What do you think?!

Yours sincerely,
Dear Doctor Piece,
                A group of friends at school can’t agree on something. We have a homework question and it asked us to add together 3/5 and ½.  I make this 4/10 because you just add the top numbers and the bottom numbers. One of my friends says it is 1 1/10 and another even says that is 11/10 so I’m confused.
Yours, in bits,
Dear Dr Point,
               I’ve been arguing with my sister (Zara aged 10) about angles. I think angles with longer lines are bigger than angles with shorter lines. Zara says the length of the lines don’t matter which I think is silly, of course they do, don’t they. Can you help?
Jacob, 9
Dear Uncle Harry,
          We were measuring the length of different objects for homework but couldn’t agree how to do it. Elliott says you measure from the edge of the ruler. Megan thinks you measure from 0cm and I think you measure from 1cm. We are all measuring the same things but we get different answers.            Can you help us to get things straight?
Thanks you,
Dear Aunty Nina,
         A group of friends can’t agree and we hope you can help? I think 0.275 is bigger than 0.9 but Johnnie disagrees with me. It’s obvious to me that 0.275 is miles bigger because it’s got more digits: I think it is bigger by 266. Johnnie doesn’t seem to get the point. Can you help?
Yours, confidently,
Dear Dr Dear,
           My brother and I had a huge argument in the supermarket yesterday which caused a bit of a scene. You see I saw a box of chocolates priced at £1.5 which I think means one pound and five pence. My brother said it meant one pound and fifty pence. We couldn’t agree so we took it to the checkouts. The man on the till scanned it and it came up £1.50 but I said it was wrong and I said I was only going to pay one pound and five pence. My brother stormed off embarrassed whilst the supervisor called security. Please help me to prove the supermarket wrong and put my brother in his place.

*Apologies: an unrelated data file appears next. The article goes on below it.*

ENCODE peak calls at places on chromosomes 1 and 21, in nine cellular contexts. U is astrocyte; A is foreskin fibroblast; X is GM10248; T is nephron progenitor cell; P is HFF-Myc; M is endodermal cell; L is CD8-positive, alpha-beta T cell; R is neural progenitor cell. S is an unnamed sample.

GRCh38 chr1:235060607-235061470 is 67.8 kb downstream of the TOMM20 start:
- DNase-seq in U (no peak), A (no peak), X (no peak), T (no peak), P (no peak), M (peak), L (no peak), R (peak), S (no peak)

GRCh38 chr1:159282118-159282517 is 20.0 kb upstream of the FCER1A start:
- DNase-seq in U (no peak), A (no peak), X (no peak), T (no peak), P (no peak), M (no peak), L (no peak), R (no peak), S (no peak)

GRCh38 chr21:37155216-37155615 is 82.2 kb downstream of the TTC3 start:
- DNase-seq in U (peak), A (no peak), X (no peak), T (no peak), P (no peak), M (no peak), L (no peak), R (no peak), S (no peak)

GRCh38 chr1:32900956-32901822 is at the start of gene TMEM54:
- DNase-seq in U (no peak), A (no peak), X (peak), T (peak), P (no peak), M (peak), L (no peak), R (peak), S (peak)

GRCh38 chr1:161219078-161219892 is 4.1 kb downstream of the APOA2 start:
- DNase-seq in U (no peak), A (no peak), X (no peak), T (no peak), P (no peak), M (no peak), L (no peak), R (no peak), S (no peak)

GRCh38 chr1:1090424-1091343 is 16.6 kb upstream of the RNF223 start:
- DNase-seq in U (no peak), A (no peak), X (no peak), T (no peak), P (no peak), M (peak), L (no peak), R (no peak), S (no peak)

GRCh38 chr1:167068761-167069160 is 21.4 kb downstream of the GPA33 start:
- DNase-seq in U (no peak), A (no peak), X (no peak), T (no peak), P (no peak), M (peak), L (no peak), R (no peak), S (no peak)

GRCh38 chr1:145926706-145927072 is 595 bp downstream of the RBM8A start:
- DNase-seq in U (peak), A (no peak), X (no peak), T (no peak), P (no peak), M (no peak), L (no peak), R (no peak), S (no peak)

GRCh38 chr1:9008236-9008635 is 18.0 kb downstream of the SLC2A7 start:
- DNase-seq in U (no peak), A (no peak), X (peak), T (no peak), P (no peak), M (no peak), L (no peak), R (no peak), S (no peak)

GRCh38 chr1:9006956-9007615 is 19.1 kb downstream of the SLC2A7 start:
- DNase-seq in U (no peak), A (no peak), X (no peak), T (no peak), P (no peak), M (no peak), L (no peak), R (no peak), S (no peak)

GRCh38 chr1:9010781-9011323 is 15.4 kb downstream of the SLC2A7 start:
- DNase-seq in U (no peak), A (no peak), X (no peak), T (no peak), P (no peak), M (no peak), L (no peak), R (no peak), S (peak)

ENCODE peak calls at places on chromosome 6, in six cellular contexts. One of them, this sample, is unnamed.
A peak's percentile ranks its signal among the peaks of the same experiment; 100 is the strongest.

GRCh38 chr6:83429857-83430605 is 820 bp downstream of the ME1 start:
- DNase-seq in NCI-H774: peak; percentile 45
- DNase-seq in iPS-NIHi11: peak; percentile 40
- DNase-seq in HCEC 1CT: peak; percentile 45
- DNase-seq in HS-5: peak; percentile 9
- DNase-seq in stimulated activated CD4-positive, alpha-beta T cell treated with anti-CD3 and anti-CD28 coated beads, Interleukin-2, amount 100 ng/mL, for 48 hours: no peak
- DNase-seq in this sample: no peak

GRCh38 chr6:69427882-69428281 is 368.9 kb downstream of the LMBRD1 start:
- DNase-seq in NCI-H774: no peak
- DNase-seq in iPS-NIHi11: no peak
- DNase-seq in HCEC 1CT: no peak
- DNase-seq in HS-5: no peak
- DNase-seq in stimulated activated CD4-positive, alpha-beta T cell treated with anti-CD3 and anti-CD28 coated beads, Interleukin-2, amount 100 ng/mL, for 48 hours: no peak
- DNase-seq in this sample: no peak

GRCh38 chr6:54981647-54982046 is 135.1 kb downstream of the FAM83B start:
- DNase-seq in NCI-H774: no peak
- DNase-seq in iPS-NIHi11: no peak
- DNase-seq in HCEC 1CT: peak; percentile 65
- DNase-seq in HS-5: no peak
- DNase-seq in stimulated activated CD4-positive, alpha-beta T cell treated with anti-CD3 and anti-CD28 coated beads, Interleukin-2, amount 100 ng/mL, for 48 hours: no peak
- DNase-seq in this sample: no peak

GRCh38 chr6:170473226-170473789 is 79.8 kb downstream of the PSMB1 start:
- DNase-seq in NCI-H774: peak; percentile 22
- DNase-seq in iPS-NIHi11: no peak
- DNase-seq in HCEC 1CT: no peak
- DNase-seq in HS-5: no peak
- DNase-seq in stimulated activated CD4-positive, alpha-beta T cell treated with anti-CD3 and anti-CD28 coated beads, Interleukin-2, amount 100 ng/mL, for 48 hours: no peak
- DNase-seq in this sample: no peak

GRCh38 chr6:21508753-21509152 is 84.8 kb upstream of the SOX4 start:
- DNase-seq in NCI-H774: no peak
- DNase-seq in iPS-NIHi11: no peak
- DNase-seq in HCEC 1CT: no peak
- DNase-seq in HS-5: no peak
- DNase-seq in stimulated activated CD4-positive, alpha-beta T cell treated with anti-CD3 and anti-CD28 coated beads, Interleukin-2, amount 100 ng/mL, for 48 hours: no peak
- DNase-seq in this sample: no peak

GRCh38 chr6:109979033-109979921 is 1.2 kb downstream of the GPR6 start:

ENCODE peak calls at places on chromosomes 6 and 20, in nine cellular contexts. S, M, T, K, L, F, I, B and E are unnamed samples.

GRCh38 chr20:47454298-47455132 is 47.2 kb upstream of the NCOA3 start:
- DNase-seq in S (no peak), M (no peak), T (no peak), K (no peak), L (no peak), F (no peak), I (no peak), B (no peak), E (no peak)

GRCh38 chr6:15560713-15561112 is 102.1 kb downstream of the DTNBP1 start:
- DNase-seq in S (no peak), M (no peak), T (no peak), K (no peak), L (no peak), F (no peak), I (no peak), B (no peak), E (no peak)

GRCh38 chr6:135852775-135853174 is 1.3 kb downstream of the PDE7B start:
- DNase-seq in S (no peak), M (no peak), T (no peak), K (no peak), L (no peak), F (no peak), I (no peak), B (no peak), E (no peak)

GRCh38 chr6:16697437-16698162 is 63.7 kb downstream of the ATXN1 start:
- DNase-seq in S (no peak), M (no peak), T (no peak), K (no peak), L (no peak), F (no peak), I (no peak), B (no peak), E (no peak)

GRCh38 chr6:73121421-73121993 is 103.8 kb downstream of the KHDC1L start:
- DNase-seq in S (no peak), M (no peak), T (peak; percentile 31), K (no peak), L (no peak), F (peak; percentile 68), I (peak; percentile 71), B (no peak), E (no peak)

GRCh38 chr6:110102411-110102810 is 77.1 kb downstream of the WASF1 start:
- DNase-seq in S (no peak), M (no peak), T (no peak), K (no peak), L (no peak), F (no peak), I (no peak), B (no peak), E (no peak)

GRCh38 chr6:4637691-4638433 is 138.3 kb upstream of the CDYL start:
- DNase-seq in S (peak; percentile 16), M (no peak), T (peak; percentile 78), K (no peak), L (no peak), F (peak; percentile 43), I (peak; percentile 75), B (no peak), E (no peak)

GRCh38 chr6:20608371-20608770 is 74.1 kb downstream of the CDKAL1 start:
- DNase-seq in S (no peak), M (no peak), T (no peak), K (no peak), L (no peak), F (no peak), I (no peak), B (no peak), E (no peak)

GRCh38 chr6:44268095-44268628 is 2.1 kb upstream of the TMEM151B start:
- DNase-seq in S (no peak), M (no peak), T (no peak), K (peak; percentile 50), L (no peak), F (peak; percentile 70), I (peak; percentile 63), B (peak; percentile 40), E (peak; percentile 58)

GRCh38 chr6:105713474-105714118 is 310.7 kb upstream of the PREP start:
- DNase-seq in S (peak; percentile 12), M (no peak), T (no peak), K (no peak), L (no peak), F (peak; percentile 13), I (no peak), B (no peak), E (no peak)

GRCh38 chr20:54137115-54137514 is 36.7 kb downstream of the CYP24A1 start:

Yours, steaming with rage,
Dear Doctor activities open up many different opportunities for exploring maths misconceptions and for children to come together and share their thinking, e.g. place value errors, rounding, greater than/less than signs, adding with negative numbers, telling the time, multiplying by 10, the relative value of money, reflection, lines of symmetry, properties of triangles, and so on.   

See if you can write a Dear Doctor letter for the following misconceptions:

  • Confusing tenths with hundredths, e.g. writing 0.4 as 4% rather than 40%   

  • Writing 100087 for the value one thousand and eighty-seven

  • Writing 8 – 5 + 2 = 1

Take a Dear Doctorr activity four times a term, mix it up with other strategies and see how you get on. You can always increase the dosage if need be. They are a penetrating formative assessment strategy and they can help children approach maths in a more engaging way. 


Mathematics, Maths